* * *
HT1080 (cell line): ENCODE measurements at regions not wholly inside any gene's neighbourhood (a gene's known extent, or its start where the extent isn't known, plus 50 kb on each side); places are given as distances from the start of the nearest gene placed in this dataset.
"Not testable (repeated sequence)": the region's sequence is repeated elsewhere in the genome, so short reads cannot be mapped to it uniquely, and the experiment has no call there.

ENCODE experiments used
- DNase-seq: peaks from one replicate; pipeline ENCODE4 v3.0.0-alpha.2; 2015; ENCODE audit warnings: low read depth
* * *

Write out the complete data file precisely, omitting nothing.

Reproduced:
HT1080 (cell line): ENCODE measurements at regions not wholly inside any gene's neighbourhood (a gene's known extent, or its start where the extent isn't known, plus 50 kb on each side); places are given as distances from the start of the nearest gene placed in this dataset.
"Not testable (repeated sequence)": the region's sequence is repeated elsewhere in the genome, so short reads cannot be mapped to it uniquely, and the experiment has no call there.

ENCODE experiments used
- DNase-seq: peaks from one replicate; pipeline ENCODE4 v3.0.0-alpha.2; 2015; ENCODE audit warnings: low read depth